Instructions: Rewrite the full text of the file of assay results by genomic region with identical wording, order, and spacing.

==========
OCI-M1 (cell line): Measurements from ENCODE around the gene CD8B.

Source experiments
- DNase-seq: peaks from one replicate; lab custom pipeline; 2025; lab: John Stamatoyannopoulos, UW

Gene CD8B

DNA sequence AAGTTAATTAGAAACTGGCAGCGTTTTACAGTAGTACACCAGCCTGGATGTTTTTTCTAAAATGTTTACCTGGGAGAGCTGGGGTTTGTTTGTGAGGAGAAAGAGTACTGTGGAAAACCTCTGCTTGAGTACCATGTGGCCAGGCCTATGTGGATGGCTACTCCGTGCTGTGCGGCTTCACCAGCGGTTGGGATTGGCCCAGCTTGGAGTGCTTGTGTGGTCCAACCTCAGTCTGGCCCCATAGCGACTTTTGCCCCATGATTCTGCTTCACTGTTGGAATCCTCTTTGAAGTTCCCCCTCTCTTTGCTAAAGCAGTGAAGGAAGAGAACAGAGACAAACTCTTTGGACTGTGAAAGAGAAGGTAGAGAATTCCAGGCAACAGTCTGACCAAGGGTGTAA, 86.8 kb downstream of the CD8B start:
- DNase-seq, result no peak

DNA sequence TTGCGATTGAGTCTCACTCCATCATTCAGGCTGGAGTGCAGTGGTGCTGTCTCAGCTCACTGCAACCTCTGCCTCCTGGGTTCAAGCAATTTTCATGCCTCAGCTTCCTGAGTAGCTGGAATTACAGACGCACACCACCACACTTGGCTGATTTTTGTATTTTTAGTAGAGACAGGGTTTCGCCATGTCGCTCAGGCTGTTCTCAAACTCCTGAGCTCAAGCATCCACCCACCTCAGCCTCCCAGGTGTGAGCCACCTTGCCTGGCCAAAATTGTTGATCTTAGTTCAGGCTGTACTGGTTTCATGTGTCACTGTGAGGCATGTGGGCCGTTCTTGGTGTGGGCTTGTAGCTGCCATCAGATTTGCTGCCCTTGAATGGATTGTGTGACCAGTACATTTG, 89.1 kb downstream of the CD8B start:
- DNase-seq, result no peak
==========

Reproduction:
OCI-M1 (cell line): Measurements from ENCODE around the gene CD8B.

Source experiments
- DNase-seq: peaks from one replicate; lab custom pipeline; 2025; lab: John Stamatoyannopoulos, UW

Gene CD8B

DNA sequence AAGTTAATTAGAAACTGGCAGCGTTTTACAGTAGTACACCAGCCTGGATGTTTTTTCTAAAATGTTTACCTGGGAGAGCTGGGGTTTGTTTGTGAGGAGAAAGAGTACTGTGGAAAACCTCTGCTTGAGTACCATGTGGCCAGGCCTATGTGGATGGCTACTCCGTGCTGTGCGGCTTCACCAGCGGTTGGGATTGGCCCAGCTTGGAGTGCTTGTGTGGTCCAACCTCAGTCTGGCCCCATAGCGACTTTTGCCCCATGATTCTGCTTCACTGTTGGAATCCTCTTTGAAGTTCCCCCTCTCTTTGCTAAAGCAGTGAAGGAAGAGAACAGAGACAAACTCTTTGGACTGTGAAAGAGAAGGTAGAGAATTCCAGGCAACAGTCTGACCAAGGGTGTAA, 86.8 kb downstream of the CD8B start:
- DNase-seq, result no peak

DNA sequence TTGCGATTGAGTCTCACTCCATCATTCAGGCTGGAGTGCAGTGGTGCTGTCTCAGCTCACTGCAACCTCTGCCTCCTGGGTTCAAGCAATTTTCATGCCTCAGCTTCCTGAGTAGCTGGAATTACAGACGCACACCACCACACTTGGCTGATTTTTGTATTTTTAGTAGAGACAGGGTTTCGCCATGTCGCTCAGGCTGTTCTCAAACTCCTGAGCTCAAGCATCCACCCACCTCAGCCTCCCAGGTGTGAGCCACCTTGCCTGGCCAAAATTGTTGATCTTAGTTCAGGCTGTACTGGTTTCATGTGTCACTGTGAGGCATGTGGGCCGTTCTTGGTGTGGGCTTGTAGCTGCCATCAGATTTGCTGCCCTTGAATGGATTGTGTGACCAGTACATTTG, 89.1 kb downstream of the CD8B start:
- DNase-seq, result no peak